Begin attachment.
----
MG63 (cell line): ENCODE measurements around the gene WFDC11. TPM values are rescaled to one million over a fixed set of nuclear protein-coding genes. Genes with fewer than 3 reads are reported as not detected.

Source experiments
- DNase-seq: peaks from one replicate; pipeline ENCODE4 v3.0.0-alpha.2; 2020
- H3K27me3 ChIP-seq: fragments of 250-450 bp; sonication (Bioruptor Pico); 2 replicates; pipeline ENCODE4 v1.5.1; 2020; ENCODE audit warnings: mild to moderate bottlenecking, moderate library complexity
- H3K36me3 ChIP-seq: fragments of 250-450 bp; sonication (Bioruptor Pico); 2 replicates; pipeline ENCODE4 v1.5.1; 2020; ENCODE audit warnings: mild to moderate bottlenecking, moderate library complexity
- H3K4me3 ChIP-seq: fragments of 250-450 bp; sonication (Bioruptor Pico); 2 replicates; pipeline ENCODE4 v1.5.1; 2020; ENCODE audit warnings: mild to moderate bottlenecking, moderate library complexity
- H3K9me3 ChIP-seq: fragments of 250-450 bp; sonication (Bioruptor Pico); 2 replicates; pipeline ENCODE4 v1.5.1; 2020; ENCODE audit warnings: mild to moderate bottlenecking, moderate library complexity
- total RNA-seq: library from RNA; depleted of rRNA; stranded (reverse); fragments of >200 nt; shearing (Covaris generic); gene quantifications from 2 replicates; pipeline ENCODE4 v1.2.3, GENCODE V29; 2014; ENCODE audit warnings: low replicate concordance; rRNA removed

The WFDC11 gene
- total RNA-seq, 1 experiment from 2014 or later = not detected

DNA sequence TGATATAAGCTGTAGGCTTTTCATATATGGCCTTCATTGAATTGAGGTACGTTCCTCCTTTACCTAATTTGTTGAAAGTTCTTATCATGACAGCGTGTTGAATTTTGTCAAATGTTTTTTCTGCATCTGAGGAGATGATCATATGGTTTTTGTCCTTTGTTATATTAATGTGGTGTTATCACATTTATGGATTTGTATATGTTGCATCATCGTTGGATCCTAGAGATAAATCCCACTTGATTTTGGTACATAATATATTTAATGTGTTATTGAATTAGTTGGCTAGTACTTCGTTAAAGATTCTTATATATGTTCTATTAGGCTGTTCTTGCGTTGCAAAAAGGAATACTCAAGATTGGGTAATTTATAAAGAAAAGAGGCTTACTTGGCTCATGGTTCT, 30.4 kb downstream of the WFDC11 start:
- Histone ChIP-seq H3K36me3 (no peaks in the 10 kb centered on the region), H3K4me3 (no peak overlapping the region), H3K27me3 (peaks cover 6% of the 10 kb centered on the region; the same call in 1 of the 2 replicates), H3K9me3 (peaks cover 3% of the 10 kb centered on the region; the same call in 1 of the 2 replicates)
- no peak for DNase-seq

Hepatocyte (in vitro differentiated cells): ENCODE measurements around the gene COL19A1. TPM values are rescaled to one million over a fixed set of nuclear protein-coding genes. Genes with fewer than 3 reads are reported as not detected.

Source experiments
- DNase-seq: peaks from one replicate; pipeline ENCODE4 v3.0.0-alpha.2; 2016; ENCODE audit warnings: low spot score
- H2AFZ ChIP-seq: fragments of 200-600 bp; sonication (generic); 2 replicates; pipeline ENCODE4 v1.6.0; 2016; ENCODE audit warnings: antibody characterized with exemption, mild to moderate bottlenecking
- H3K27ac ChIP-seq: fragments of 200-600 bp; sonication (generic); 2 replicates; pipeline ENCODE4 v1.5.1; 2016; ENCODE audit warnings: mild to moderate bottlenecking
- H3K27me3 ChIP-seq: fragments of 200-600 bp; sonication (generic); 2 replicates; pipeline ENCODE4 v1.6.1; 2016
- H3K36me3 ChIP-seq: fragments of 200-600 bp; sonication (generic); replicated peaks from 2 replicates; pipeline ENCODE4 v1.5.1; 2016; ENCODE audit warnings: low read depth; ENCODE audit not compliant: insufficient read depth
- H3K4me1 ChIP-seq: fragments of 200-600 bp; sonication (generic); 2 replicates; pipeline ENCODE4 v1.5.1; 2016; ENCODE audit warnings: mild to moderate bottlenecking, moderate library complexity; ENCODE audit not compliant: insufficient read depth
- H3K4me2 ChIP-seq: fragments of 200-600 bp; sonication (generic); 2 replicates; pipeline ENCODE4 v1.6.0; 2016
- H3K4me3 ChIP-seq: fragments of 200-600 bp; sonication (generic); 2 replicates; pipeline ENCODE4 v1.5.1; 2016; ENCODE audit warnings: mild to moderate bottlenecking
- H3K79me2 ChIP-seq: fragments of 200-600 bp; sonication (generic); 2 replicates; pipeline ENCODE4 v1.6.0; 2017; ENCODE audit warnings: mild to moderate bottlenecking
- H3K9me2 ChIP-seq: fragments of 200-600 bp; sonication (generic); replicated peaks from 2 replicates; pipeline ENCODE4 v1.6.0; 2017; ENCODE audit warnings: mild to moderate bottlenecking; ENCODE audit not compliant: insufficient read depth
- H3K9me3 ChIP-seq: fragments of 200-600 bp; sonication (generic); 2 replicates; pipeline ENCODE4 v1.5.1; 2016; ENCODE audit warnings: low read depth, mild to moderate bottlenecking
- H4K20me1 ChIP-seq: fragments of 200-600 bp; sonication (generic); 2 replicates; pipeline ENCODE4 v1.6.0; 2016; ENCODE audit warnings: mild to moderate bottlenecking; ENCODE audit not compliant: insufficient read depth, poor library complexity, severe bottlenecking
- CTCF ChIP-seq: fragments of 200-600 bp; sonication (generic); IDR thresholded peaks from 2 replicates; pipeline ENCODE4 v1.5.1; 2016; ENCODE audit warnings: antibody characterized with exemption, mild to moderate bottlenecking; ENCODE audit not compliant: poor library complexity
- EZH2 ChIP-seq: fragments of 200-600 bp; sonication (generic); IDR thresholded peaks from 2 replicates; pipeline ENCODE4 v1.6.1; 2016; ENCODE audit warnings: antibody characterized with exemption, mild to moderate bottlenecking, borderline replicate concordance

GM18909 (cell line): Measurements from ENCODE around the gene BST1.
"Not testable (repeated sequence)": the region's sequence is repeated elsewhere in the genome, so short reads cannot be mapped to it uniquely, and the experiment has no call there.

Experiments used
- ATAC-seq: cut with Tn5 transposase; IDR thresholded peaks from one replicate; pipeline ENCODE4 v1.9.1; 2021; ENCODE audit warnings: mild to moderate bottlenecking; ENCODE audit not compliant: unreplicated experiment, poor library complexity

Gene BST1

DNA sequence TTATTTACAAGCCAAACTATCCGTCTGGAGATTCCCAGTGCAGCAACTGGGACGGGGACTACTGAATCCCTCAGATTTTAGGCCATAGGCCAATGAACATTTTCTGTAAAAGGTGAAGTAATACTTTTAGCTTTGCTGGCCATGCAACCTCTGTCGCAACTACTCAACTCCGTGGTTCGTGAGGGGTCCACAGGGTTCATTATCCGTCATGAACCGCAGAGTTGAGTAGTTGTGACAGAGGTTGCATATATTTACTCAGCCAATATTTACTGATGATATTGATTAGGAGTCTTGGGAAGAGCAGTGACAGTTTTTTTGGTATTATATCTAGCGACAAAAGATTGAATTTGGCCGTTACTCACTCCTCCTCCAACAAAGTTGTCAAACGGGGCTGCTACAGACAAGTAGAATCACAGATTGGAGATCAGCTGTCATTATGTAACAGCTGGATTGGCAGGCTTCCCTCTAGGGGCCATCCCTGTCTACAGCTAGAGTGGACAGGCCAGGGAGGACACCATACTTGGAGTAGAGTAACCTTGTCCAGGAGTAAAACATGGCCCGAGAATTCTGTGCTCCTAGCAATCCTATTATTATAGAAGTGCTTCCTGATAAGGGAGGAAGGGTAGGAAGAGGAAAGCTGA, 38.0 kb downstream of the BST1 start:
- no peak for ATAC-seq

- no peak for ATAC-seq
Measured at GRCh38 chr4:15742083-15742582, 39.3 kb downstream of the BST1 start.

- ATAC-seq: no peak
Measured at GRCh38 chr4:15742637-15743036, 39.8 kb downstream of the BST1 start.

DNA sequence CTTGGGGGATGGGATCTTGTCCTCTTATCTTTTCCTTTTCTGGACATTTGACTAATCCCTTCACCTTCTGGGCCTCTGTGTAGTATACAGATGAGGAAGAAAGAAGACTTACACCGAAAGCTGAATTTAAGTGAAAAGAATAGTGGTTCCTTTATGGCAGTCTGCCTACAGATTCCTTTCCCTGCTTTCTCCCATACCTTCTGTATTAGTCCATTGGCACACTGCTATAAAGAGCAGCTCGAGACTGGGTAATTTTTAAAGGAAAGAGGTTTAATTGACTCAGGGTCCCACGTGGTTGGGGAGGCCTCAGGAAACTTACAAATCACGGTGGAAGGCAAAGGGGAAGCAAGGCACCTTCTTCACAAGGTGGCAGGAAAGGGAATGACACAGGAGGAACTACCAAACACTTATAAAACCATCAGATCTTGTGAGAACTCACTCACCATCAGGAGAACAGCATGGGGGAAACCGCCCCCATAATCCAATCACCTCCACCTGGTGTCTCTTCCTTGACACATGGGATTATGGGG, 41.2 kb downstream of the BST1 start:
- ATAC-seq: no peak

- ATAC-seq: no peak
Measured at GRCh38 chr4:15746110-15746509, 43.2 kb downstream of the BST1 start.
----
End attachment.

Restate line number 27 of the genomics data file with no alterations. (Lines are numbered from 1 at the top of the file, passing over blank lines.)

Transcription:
- H4K20me1 ChIP-seq: fragments of 200-600 bp; sonication (generic); 2 replicates; pipeline ENCODE4 v1.6.0; 2016; ENCODE audit warnings: mild to moderate bottlenecking; ENCODE audit not compliant: insufficient read depth, poor library complexity, severe bottlenecking